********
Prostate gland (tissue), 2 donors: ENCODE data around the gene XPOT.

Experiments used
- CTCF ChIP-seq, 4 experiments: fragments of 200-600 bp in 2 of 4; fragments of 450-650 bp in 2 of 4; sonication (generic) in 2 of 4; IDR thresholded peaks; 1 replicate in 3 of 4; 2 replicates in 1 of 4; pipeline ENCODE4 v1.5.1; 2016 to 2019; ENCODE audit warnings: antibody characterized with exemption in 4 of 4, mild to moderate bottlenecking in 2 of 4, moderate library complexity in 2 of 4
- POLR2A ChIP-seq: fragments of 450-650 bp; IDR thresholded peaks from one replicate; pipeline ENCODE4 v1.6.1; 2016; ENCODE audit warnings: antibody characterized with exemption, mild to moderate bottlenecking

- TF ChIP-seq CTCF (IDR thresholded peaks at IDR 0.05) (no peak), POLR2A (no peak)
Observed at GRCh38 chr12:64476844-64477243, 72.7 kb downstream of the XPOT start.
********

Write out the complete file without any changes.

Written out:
Prostate gland (tissue), 2 donors: ENCODE data around the gene XPOT.

Experiments used
- CTCF ChIP-seq, 4 experiments: fragments of 200-600 bp in 2 of 4; fragments of 450-650 bp in 2 of 4; sonication (generic) in 2 of 4; IDR thresholded peaks; 1 replicate in 3 of 4; 2 replicates in 1 of 4; pipeline ENCODE4 v1.5.1; 2016 to 2019; ENCODE audit warnings: antibody characterized with exemption in 4 of 4, mild to moderate bottlenecking in 2 of 4, moderate library complexity in 2 of 4
- POLR2A ChIP-seq: fragments of 450-650 bp; IDR thresholded peaks from one replicate; pipeline ENCODE4 v1.6.1; 2016; ENCODE audit warnings: antibody characterized with exemption, mild to moderate bottlenecking

- TF ChIP-seq CTCF (IDR thresholded peaks at IDR 0.05) (no peak), POLR2A (no peak)
Observed at GRCh38 chr12:64476844-64477243, 72.7 kb downstream of the XPOT start.